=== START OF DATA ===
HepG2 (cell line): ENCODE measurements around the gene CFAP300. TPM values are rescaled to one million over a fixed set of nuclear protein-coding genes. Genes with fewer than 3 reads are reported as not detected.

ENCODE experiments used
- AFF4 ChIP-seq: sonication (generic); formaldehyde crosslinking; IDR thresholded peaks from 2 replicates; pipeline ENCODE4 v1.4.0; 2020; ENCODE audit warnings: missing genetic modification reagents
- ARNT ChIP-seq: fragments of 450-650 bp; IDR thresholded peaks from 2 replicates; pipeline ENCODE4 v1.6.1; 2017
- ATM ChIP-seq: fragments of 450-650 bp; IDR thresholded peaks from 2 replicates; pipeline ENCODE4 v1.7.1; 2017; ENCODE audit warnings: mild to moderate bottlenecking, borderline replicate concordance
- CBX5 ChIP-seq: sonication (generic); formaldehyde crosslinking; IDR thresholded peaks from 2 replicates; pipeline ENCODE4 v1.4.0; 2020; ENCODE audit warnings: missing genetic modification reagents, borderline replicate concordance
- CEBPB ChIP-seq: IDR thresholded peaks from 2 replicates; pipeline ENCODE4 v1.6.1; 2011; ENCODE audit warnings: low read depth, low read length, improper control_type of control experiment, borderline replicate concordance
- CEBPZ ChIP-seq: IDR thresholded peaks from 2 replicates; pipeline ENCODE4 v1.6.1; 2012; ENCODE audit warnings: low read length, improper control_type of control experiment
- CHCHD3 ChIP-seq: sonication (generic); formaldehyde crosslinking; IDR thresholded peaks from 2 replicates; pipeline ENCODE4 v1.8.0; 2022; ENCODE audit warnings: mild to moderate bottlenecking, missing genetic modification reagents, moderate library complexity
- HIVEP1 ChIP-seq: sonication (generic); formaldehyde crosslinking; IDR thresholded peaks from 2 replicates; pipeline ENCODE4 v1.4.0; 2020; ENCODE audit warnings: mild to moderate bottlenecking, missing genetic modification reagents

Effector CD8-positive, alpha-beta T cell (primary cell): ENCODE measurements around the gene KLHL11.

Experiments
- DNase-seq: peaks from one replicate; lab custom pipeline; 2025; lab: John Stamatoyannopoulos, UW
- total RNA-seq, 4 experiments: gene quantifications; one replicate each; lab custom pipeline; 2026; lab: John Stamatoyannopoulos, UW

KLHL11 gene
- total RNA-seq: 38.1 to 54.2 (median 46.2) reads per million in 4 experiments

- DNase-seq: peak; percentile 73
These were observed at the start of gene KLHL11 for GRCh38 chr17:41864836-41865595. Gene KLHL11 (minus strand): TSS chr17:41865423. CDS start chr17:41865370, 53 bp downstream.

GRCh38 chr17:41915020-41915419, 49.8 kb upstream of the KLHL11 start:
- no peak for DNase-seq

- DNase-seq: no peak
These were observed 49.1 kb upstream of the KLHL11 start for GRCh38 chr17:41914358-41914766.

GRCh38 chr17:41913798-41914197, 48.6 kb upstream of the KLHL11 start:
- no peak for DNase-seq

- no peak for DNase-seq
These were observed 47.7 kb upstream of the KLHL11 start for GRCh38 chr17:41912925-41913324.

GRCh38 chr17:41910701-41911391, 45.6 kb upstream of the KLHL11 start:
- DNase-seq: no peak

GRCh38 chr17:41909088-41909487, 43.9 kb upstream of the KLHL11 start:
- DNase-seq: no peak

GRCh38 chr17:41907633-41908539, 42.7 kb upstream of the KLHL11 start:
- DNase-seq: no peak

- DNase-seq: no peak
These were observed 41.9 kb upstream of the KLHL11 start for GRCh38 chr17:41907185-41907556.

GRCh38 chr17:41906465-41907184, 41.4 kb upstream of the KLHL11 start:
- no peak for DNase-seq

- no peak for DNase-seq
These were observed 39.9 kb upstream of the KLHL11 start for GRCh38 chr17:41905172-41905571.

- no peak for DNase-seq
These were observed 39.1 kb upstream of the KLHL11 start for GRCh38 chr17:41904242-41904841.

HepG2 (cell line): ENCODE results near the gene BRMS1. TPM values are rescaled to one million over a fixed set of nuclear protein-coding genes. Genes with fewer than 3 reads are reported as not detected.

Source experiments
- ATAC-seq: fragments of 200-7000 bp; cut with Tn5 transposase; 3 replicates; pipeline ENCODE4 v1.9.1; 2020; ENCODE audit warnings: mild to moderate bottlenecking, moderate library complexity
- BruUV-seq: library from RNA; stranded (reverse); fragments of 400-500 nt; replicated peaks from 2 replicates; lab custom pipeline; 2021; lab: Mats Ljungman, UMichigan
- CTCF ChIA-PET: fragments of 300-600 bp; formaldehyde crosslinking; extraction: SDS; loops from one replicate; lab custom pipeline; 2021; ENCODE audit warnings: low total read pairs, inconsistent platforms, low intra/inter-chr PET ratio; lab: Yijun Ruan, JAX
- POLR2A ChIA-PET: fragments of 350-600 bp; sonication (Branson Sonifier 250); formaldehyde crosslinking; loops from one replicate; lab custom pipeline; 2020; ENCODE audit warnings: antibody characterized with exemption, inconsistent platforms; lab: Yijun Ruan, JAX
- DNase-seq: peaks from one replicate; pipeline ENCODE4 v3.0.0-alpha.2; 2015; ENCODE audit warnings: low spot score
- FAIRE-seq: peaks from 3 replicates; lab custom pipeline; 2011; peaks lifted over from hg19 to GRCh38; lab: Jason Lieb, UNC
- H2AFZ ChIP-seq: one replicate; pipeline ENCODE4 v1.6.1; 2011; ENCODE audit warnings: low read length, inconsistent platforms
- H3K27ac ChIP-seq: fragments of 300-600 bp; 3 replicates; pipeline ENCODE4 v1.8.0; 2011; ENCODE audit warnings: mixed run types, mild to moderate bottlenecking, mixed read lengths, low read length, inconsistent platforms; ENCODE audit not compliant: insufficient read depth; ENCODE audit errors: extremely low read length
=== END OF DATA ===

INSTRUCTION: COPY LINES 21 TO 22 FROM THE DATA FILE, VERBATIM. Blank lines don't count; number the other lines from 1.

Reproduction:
- DNase-seq: no peak
These were observed 49.1 kb upstream of the KLHL11 start for GRCh38 chr17:41914358-41914766.